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A horizontal spinal cord slice preparation for studying descending synaptic inputs to neurons in the mouse spinal cord

J.R. Flynn,1 M.P. Galea,2 A.M. Brichta,1 R.J. Callister1 and B.A. Graham,1 1School of Biomedical Sciences, University of Newcastle, Callaghan, NSW 2308, Australia and Hunter Medical Research Institute (HMRI), New Lambton, NSW 2305, Australia and 2School of Physiotherapy and Rehabilitation Sciences Research Centre, The University of Melbourne, Melbourne, VIC 3010, Australia.

Since the introduction and widespread use of in vitro spinal cord slice preparations, studies of evoked synaptic transmission in spinal neurons have concentrated on inputs from two sources; those from primary afferents and local circuit neurons. This focus is due largely to practical considerations. For example, peripheral inputs can be readily activated by stimulation of dorsal roots that often remain attached to spinal cord slices. Similarly, local inputs can be studied within a slice by low intensity focal stimulation of visualized neurons or even recording from pairs of neurons. The other major source of synaptic input to the spinal cord, from more distant propriospinal, brainstem, midbrain and even cortical regions, has been overlooked in slice work because of the difficulty of maintaining the integrity of long descending axons in a spinal cord slice. A preparation that enables study of descending synaptic connections is now needed as recent studies suggest that it is possible for regenerating axons to regrow across a spinal cord lesion (Goldshmit et al., 2004). So far these studies have only presented anatomical and behavioural evidence for successful axon regrowth across spinal cord lesions. It is not known if sprouting or regenerating axons make functional synaptic connections with neurons above or below the lesion site. Accordingly, we have taken advantage of the small size of the mouse spinal cord to develop a horizontal spinal cord slice preparation that permits investigation of synaptic transmission at connections between descending axons and spinal neurons. Mice (C57Bl/6; both sexes, aged 19 - 41 days) were anaesthetised with Ketamine (100 mg/kg, i.p.) and decapitated. A length of spinal cord spaning from mid-thoracic (∼ T8) to mid-lumbar (∼ L4) segments was removed and glued ventral side down onto a cutting stage. The stage was oriented in a cutting chamber to allow cutting of horizontal slices (300 μm thick). A substantial length of cord containing midline fibre tracts (dorsal columns) could be retained in at least two slices. Patch clamp recordings (KCH3SO4 internal) were made in neurons in the dorsal grey matter. These recordings were most likely made in the superficial and deep dorsal horn regions in the first and second slice, respectively. Synaptic responses were evoked in dorsal horn neurones by stimulating the dorsal columns with a bipolar electrode (200 μm tip separation) at various distances rostral to the recording site. Responses were evoked in 26 of 32 recordings with success highly dependent on the distance between stimulating and recording site (0 to 500 μm = 75%; 500 to 1000 μm = 94%; 1000 to 1500 μm = 86%; and 1500 to 2000 μm = 33%). In voltage-clamp (holding potential -60 mV), three different types of response that exhibited constant latency and low failure rate after stimulation at 1.2 × threshold were distinguished: single component monosynaptic (15/26); dual component monosynaptic (8/26); and multi component polysynaptic (3/26). Subsequent current clamp recordings in a subset of neurones (13/26) revealed that some evoked responses contained an inhibitory component (5/13). Some neurones (13/25) receiving evoked synaptic inputs were also categorized according to their discharge patterns during depolarising current step injection (800 ms, 20 pA steps): Tonic firing (5/13); initial bursting (6/13); and delayed firing (2/13). In summary, these data indicate that a variety of descending synaptic inputs, which travel in the dorsal columns, can be preserved in horizontal slices of the mouse spinal cord. These descending inputs can be excitatory or inhibitory and innervate a heterogeneous population of target neurones in the superficial and deep dorsal horn. This information shows that horizontal spinal cord slices in the mouse may in future provide a model to assess the functional relevance of anatomical regrowth across spinal cord lesions.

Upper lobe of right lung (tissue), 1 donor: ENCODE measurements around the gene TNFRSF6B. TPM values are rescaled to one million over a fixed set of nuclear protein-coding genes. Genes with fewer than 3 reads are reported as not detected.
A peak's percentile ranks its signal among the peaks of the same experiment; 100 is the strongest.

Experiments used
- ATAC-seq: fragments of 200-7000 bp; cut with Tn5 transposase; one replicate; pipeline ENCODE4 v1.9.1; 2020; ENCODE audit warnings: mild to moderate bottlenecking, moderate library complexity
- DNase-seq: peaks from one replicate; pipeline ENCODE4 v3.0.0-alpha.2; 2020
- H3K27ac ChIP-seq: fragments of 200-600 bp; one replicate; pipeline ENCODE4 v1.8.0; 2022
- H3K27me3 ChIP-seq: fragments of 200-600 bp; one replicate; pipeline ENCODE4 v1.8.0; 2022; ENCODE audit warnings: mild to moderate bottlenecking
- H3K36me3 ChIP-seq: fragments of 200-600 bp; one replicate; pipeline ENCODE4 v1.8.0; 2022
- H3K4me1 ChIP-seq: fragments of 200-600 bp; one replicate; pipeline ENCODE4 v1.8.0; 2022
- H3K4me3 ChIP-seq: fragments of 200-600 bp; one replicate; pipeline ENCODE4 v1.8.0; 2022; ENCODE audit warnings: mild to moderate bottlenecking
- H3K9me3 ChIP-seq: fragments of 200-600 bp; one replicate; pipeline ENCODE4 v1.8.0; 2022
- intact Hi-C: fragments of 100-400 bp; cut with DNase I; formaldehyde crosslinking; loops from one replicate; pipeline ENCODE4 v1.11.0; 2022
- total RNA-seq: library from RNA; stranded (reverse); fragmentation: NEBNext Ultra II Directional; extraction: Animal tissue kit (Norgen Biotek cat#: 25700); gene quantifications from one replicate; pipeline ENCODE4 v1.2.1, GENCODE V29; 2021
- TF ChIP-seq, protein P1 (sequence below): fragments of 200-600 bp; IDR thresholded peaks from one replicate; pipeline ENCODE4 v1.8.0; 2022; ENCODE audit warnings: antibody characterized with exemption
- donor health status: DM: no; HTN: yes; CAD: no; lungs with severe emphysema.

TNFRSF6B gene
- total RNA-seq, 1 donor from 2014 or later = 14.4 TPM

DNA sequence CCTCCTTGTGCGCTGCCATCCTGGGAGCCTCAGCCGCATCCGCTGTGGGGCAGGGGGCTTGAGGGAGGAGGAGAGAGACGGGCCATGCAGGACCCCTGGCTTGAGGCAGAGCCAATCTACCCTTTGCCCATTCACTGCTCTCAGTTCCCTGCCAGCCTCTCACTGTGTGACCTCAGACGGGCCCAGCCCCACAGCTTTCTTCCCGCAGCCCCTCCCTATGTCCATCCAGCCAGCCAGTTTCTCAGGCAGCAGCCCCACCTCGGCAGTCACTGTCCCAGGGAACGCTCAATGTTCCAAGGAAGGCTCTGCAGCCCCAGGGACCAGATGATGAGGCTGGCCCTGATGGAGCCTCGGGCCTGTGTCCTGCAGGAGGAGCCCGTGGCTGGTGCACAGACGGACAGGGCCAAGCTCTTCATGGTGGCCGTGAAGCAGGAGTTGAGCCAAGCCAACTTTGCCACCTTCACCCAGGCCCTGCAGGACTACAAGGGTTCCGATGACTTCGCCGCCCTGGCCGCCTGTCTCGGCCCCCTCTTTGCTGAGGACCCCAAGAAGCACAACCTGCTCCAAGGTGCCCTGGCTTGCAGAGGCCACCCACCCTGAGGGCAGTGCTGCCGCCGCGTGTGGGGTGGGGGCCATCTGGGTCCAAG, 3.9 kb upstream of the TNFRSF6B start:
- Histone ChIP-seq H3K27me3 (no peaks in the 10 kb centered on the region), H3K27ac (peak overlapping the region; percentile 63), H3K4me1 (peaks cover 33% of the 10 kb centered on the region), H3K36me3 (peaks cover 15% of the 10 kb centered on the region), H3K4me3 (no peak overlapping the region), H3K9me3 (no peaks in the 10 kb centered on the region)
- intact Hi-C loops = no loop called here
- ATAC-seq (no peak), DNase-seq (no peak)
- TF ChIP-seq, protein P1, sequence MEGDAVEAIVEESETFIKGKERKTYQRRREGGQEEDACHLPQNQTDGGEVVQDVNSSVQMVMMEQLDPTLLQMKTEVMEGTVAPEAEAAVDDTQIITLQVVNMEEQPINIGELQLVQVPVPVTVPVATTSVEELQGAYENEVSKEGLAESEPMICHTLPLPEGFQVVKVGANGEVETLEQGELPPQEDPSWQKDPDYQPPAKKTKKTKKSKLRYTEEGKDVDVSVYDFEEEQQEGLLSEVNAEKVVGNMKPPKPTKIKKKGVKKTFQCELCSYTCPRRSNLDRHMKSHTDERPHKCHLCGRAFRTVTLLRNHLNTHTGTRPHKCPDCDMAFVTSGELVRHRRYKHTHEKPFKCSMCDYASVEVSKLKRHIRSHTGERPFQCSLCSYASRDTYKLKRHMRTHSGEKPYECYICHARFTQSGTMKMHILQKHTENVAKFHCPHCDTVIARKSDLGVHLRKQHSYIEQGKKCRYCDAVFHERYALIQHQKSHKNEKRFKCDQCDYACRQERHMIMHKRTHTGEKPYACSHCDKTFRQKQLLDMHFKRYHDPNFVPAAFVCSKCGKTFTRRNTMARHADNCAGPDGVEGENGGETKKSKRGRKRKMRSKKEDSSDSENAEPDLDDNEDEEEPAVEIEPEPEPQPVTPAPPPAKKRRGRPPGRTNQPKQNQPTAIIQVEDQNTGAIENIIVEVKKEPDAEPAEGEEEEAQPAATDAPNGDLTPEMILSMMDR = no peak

Goldshmit Y, Galea MP, Wise G, Bartlett PF & Turnley AM. (2004) Journal of Neuroscience, 24: 10064-73.